With a criminal investigation still ongoing into his wife’s death, Tex McIver is selling off her large wardrobe of clothing and jewelry in an estate sale next week expected to bring in thousands of dollars.
The sale of more than 2,000 items from Diane McIver’s wardrobe - including designer dresses, her large hat collection, scores of shoes and more than 100 fur coats - is being marketed as a “Fashionista’s DREAM Closet” by the Buckhead estate sales company handling the five-day event. McIver, 64, a prominent businesswoman in Atlanta, was shot and killed by her husband a little more than two months ago as the couple rode back to their Buckhead condo after a weekend at their horse ranch in Putnam County. He has said it was an accident.
The peculiar case, involving an Atlanta power couple, has drawn widespread attention with its mix of wealth and class.
“The whole situation is unique,” said Robert Ahlers, owner of Peachtree Battle Estate Sales & Liquidations, which is handling the sale that begins Wednesday.
McIver’s attorney, Stephen Maples, said Friday that McIver is executor of his wife’s estate and the wardrobe sale next week is simply part of the process to settle her affairs. That includes making good on her will which left $350,000 to various friends and employees, such as her longtime housekeeper. Proceeds from the wardrobe will help cover some of those bequeathments, he said.
Diane McIver’s wardrobe is stocked with pricey, well-known designers like Jimmy Choo and Sergio Rossi, but also some more obscure designers, Ahlers said. One Thierry Mugler coat still had a $6,800 price tag on it.
“It’s quite extraordinary,” said Ahlers. “She obviously really liked clothes.”
“The family has given us permission to use her name,:he said. “We’ve been publicizing her name, but not the details of the history of what happened.”
Tex McIver, a high-powered corporate attorney, has maintained he didn’t mean to pull the trigger of his .38 handgun after being jolted awake in the backseat of their SUV on Sept. 25. But he is facing an ongoing investigation by Atlanta police and rampant speculation on social media about his shifting story. In an interview with the AJC last month, McIver, 73, denounced speculation that he intentionally killed his wife, either for money or an affair, both rumors that he said were untrue.
Maples said his client isn’t broke and doesn’t need the money from the wardrobe sale, but he also didn’t want it to sit around for years collecting dust. Maples said Tex McIver allowed close friends of his deceased wife to privately pick out items that had sentimental value before turning the items over to the estate sales company.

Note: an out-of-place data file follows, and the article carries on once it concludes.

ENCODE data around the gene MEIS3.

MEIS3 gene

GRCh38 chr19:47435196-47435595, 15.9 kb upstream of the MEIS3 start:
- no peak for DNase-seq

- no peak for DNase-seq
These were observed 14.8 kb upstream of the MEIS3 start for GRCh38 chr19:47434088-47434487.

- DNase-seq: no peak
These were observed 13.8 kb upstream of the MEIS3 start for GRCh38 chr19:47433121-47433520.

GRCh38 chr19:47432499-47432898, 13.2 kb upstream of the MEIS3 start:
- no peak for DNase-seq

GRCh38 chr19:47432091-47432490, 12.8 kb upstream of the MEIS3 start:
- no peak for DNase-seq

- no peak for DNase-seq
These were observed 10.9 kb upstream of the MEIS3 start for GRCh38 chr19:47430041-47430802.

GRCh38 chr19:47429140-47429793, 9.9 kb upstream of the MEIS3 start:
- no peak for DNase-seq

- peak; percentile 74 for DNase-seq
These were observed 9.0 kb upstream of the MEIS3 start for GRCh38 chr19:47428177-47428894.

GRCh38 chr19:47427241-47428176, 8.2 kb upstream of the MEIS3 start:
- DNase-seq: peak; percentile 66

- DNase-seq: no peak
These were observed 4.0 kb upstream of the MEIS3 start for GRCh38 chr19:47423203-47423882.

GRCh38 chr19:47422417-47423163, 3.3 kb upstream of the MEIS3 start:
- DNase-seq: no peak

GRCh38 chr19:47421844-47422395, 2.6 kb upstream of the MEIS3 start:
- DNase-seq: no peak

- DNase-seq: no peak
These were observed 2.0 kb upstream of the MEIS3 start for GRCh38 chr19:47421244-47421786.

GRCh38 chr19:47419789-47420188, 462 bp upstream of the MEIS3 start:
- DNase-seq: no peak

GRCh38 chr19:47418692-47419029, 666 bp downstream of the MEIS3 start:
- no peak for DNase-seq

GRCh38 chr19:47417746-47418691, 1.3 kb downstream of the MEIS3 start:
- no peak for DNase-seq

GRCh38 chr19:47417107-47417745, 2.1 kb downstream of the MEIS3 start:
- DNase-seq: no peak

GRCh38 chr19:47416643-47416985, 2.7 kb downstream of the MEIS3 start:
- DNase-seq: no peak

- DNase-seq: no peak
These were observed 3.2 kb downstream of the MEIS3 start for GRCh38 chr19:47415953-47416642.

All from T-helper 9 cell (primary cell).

“He’s the executor of the estate,” Maples said. “The law requires him to settle her estate in a prompt and efficient manner.”
The sale is being held at the Buckhead company’s warehouse Wednesday through Sunday. The wardrobe and other personal items take up some 1,200 square feet of space in the company’s warehouse.
The estate sale company has been in a bit of a rush since getting the call a few weeks ago. With a collection this large, they would typically take more time to price and prepare it for sale, Ahlers said, but they didn’t want to miss the holiday shopping season.
Also, because McIver had so many winter clothes in her collection — including 121 fur coats — they thought the items would have more appeal on the front end of the winter season and recommended the December sale dates, he said. Ahlers wouldn’t get into details of his meeting with McIver, but said he has been receiving help from his family, including his sister.
“The vibe that I got from the family is that it was a tragic accident and they are just going through it,” he said.
He said the company hasn’t had a lot of time to market the sale, but decided to include Diane McIver’s name in the publicity materials to attract friends who knew her. The company expects hundreds of people each day to attend the sale.
“Our sales are popular,” Ahlers said. “This type of thing brings them out of the woodworks. We are definitely expecting a strong turnout.”
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